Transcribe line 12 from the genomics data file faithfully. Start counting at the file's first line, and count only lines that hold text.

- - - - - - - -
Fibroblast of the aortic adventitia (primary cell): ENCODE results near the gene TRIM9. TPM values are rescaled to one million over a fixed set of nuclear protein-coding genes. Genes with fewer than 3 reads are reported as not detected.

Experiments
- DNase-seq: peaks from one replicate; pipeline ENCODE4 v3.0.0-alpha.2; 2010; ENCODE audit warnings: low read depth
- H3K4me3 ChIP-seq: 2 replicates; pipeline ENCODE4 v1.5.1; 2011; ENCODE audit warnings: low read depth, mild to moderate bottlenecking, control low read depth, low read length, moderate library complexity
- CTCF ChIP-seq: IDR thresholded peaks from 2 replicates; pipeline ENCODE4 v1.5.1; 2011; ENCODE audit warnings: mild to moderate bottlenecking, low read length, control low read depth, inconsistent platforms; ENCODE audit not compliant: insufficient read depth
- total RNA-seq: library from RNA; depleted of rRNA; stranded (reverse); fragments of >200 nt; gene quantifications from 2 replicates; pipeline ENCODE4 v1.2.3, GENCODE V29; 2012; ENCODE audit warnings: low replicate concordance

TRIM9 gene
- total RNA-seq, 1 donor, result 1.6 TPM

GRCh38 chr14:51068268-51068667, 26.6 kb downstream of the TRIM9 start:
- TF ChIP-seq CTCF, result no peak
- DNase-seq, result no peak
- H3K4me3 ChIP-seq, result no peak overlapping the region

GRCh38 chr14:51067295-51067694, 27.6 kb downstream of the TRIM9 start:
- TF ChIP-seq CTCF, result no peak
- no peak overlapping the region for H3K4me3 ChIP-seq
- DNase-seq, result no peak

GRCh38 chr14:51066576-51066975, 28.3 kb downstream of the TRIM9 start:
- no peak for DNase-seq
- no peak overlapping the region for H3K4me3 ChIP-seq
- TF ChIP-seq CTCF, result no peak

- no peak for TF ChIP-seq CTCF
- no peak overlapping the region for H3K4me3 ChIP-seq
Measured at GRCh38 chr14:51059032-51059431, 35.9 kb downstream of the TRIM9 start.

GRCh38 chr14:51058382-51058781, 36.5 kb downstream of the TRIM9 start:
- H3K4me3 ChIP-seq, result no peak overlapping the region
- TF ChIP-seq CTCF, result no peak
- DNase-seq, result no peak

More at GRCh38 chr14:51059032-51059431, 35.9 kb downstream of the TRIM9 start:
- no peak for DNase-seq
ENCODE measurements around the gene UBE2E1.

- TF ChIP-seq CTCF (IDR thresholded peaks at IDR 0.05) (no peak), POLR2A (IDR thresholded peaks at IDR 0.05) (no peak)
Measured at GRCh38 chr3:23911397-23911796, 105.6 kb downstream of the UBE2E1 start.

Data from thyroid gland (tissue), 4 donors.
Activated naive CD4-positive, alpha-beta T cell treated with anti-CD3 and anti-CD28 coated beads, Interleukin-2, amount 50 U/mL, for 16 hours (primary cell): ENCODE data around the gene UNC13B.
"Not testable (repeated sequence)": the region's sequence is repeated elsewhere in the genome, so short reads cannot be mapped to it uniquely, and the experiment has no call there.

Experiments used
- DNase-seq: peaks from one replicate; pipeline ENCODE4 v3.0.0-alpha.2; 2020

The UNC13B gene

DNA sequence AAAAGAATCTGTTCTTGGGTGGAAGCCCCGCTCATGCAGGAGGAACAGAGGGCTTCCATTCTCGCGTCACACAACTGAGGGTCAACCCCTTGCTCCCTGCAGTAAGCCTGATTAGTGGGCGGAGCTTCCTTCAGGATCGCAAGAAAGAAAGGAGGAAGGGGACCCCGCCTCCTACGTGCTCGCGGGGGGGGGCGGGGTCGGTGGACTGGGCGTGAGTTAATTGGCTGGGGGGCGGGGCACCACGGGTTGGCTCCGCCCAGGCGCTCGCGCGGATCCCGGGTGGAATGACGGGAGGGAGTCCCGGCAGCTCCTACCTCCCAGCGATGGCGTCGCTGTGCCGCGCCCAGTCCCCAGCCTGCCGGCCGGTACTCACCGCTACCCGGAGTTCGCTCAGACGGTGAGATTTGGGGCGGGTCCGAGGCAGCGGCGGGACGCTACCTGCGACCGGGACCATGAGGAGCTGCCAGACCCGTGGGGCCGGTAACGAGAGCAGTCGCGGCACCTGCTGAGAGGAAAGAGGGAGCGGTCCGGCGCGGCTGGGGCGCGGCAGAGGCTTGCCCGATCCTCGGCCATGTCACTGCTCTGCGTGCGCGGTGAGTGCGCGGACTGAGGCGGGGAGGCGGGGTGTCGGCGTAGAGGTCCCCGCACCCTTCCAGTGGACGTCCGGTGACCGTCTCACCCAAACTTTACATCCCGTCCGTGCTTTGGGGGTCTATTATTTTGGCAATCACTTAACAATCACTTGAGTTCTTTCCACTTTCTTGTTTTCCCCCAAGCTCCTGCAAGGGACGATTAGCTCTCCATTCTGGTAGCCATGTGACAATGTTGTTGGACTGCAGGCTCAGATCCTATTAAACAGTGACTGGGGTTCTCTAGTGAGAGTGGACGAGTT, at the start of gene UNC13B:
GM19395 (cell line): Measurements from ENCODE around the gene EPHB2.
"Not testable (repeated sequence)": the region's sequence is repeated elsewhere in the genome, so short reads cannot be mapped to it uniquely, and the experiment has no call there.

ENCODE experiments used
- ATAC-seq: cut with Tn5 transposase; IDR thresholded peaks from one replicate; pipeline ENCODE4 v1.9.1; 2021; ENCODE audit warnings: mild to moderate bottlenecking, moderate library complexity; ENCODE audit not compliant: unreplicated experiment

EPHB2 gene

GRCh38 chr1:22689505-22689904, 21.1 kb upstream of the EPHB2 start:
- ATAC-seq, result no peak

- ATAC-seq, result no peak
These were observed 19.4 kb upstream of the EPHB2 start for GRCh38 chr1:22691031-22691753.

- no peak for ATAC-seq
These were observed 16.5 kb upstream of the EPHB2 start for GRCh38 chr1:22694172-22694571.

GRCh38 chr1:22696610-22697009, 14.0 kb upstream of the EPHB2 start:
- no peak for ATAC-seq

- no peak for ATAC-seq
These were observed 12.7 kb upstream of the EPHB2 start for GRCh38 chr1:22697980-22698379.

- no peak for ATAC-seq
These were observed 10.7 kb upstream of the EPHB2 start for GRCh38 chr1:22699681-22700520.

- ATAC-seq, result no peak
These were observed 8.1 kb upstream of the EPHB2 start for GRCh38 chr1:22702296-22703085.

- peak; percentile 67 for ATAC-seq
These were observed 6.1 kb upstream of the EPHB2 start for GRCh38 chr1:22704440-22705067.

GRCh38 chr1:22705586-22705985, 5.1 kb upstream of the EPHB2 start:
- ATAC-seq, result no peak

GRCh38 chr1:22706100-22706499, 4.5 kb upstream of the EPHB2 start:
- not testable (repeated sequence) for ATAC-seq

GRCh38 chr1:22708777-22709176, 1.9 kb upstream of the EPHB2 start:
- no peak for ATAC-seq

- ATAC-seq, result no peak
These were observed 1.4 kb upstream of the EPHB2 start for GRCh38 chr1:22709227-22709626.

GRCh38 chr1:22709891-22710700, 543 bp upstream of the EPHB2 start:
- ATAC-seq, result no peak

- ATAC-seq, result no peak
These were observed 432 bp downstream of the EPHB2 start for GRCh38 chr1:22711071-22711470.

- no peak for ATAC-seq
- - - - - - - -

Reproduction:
- H3K4me3 ChIP-seq, result no peak overlapping the region